Round the CNN pavilion at Nevada U., the Hillarybots, all in blue and white T-shirts, were jostling with the Trumpistas, no T-shirt, and tending to dress like the zombies in an Evil Dead movie. “We’re with her!” “We’re with her!” “HILL!ARE!EE!'” They’re on message. They’ve been on message for more than a year. They started up each time the Trumpistas started shouting, going off individually at various moments. “One world order! Gonna be a one world order!” “All the Hispanics, they are for Trump!” “Hill-are-ee!”. The CNN pre-debate panel were seated with their backs to us, six people talking over each other, and then going dead as soon as the ads went up. Some TV comedy dude in a propeller hat and a “Yes We Can” Trump T-shirt was punking Trumpistas. “We need to fix the VA” (Veterans Affairs) said a vet to camera. “Trump’s all about the VA! The VA and China! Gina! VA and Gina!” The vet nodded along.
Behind us all was the inevitable marching band, in a black livery, and half-a-dozen cheerleaders in black diamante mini-dresses, with red pom-poms. A heavyset, bespectacled, very harried CNN producer was directing them. “OK Situation Room Theme 2” he yelled, and the brass started, and the girls thrust their pom-poms and did the splits.
What persuades a university student to take up a hobby demanding a uniform and blowing into a metal tube while fake-walking in place? “We’re on band scholarships,” one told me during a break. Cheerleader scholarship, too? I made a mental picture of the Melbourne University Socialist Action Group 1987 as sousaphonists and cheerleaders. Then I tore up my mental picture. Round the marching band, the Christians with enormous banners, five metres by five, supported on harnesses. They staggered back and forth in the light wind, trying to edge their way in in front of the cameras. But the marching band refused to yield.
“Bill Clinton’s a rapist! Bill Clinton’s a rapist!” “It’s rigged, all rigged, there is no election”. Though the Trumpistas had 15 different chants, they were all on message, the new message that the election is “rigged”. They were all chanting it in the hours leading up to the debate; every other issue was no subordinated to it. So the issue with Bill Clinton being an alleged rapist was proof that the election was being rigged and because it was being rigged all those 11 women had come forward to frame Donald Trump by scurrilously saying he did all those things he said he did, which took the heat off rapist Bill Clinton, who was fixing the election. There were placards with pictures of Julian Assange with the word “hero” across them.
Later that night, it was the same at the Clark County Republican debate watch party. Seated in a bar of marble tabletops and clear plastic chairs, a place of such staggering kitsch that I imagined that it was only ever used for Republican Party get-togethers, the good ole boys with $10 cigars and neck rolls of fat and the gals in bling and white Stetson hats were all of the opinion that the fix was in. “Liar!” “Rigged!” they shouted at the big screen TVs whenever Hillary spoke. They did not believe the polls. “Oh they’re getting ready to steal this,” said a dude in a handlebar moustache and red, white and blue suspenders over a Lock Her Up T-shirt. “That’s why the polls are how they are.”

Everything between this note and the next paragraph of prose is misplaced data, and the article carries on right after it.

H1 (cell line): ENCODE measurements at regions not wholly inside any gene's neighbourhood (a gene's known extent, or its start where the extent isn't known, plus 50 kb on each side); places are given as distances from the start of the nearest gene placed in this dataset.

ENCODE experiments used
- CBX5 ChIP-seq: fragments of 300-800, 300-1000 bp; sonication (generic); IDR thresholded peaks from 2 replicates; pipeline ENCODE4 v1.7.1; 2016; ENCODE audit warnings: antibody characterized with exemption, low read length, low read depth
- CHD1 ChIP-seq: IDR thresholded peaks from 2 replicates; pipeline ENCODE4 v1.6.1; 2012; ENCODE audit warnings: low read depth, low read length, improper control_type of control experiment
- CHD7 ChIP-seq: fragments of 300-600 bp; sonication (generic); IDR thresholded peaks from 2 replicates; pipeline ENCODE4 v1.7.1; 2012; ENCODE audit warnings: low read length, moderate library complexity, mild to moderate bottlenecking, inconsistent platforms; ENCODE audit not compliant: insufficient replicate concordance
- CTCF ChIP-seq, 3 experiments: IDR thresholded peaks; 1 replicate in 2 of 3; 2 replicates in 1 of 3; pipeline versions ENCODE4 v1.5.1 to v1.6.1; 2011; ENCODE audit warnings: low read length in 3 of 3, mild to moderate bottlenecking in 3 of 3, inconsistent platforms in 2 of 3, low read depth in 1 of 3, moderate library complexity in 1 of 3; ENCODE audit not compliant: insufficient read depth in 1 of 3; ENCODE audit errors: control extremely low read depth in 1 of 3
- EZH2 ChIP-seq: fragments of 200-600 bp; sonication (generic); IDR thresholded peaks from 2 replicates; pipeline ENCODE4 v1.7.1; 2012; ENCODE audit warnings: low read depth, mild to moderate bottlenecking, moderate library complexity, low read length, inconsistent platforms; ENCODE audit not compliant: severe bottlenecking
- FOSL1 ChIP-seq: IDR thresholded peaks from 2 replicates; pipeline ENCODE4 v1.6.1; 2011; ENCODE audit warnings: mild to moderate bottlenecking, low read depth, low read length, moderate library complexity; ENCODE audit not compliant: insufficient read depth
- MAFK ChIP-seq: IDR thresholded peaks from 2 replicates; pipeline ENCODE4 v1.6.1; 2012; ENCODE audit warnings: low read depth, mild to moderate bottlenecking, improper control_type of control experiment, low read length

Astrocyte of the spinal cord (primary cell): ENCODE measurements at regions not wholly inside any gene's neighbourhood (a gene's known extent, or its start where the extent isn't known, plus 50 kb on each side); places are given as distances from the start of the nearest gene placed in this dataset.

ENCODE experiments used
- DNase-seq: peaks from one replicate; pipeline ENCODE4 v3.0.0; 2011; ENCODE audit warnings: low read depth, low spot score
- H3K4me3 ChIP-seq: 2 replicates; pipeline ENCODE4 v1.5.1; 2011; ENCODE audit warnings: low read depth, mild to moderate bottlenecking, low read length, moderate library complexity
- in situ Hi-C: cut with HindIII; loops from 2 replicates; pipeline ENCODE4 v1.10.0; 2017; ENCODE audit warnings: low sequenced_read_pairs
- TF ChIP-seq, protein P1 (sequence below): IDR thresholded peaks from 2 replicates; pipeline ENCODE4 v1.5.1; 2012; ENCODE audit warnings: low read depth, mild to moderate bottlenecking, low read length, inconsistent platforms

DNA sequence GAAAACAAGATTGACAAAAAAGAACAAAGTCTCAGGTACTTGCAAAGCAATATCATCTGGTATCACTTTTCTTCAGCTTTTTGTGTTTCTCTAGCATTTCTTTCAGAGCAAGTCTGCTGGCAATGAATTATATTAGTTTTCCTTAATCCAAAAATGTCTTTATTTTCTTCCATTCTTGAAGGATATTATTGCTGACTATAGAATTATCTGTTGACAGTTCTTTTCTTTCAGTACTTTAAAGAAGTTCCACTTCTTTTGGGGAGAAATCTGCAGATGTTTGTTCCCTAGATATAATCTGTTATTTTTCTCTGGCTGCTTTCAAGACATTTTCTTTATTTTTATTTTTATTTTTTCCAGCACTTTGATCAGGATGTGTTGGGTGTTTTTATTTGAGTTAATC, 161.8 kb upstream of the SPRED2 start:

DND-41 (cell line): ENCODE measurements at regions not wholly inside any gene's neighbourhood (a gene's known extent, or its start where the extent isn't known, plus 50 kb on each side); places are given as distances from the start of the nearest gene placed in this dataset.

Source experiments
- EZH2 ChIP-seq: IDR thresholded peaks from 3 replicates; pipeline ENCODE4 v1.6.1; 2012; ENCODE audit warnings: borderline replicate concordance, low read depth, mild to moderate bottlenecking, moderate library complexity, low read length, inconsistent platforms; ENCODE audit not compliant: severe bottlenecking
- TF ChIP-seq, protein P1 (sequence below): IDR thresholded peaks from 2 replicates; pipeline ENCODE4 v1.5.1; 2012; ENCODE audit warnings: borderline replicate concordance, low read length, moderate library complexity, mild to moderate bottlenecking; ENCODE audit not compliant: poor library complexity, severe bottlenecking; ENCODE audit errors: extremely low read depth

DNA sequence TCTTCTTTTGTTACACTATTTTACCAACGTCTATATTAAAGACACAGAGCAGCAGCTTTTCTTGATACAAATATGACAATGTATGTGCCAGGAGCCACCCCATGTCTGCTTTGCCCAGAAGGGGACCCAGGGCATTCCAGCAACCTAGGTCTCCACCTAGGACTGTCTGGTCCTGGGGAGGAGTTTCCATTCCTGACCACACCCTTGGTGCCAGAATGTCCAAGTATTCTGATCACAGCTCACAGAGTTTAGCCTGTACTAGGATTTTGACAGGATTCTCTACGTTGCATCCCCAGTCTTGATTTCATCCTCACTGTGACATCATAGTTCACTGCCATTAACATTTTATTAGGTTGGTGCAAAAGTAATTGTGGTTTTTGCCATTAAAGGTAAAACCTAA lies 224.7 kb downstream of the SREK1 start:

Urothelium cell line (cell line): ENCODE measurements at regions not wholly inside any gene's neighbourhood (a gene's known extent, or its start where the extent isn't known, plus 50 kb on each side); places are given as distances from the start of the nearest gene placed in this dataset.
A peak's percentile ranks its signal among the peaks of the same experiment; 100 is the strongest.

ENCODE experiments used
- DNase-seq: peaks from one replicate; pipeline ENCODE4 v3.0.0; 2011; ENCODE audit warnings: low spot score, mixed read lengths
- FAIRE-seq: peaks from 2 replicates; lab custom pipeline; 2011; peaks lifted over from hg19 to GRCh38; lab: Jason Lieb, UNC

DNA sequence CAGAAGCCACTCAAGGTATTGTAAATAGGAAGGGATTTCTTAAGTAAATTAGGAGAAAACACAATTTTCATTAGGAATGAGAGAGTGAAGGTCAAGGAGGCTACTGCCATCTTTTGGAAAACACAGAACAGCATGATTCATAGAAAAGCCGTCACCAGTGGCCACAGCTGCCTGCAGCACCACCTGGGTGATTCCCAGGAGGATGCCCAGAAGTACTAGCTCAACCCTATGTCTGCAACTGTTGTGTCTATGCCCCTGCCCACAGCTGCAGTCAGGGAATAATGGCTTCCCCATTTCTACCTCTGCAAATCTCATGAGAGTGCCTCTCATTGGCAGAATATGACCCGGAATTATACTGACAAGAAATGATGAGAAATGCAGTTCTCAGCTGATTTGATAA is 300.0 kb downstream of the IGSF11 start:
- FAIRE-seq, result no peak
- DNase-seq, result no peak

“You’re saying the polls are rigged?”
“Well of course, they’re owned by the big media interests.”
They were raucous for the first half of the debate, and then got quieter and quieter as it became clear that Trump was blowing it. Clinton managed to bait him effortlessly, getting Trump to defend Putin — Putin! — and pinging him on his taxes.
“Under my plan social security payments by the wealthy will go up, mine will and so will Donald’s, unless he can find a way to get out of it.”
“What a nasty woman,” Trump said. They loved that at the party. Trump followed that up with a full couple of minutes of gobbledygook about Aleppo, which made it clear that he had no clue about the Middle East, after more than a year of being a candidate. The room got very quiet as that sunk in. When Trump said he wouldn’t necessarily accede to the result if he lost, there was a rush of cheer, and then a sort of vacuum as the statement sank in.
By the end of the evening the mood was funereal. It was clear that Trump hadn’t sealed the deal, and it had gone exactly as everyone had predicted: after prosecuting Clinton on a “failed” economy and NAFTA for a while, he was drawn into a series of abstruse defences and boasts, including the minutiae of funding of the shonky Trump Foundation. No one hung around for very long after. I felt as I usually do at these things: the glee of watching the right collapse yields to a sympathy for people who are watching their hopes and aspirations fall apart. They all think that a Hillary victory will “end America as we know it”, and now they have to face the possibility that Trump’s atrocious performance will lose the Congress as well, and that’s the ball game.
Later that night, I watched the segment with the hapless vet — VA, Gina — from the afternoon. I thought he’d got that he was being punked. It was clear from the tape that he didn’t have a clue. What are these people going to do when they find out that the campaign was a punking? The marching band played. They were awful.